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Mar 06
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Update on the Surmang Shedra

Bob King shares this update on the shedra (or school) being built at Surmang Dutsi Til, the home monastery of the Trungpa Tulku lineage in eastern Tibet. The shedra has been under construction since 2004 and will open for classes this fall, prior to its official consecration, while the artwork and other finishing touches are being completed. In the meantime, the monastery school has been operating with approximately 60 young monks, a group that has recently increased to nearly 100.

By Bob King

The last two years were difficult ones for Surmang Dutsi Til and all of Tibet. On top of the general conditions, the Shedra project had the additional challenge of the absence of Khenpo Tsering as he spent the required one year in the US to acquire citizenship. Surprisingly, and most impressively, we find that there was actually a lot of good energy and accomplishment at Surmang during these hard times. This indicates a significant vitality and vibrancy due in large part to the presence of the Shedra.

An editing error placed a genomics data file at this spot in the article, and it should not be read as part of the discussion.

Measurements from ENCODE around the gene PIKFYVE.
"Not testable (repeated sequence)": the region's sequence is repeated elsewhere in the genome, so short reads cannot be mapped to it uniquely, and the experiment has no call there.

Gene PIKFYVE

There are now around 60 new young monks, many of whom took part in the hair cutting ceremonies during Sakyong Mipham Rinpoche’s visit. Around 20 of them stay at the monastery and others come daily from the nearby villages to study and practice. Although these youngsters have not yet taken formal vows, wearing robes is part of the school program at the monastery. Since it’s establishment in 2008 the school has been flourishing, sometimes having up to 100 boys. When the Shedra opens for classes this fall, girls are being encouraged, and some already intending to enroll. It has not been a custom for girls to attend school in the monastery. Nevertheless, the Shedra will be able to provide education for monastics, both male and female, and for lay people, both young and old.

As the young Trungpa Rinpoche now spends the majority of his time studying at Serta, in his absence, Aten Rinpoche presides over Surmang Dutsi Til and certainly much of the good energy is due to his compassionate and kindly guidance. Trungpa Rinpoche returns to Surmang to preside over many special events, including the Chakrasamvara Dance and the prayers performed during Losar Season. He plans to remain there once the Shedra is completed at Surmang and has inaugurated its full program.

Other Recent Developments

The monastery has built a new two story kitchen building flanking the existing lhakang, or shrine room. This was accomplished in part by volunteer labor from the local lay population.

There is also new building across the main road to serve as a store and restaurant which was built by the monastery. At least 7-8 new houses are under construction by local families for family members planning on attending the Shedra. The Shedra complex is capable of housing about a third of the 200 Shedra students. The rest will be housed in the monastery village.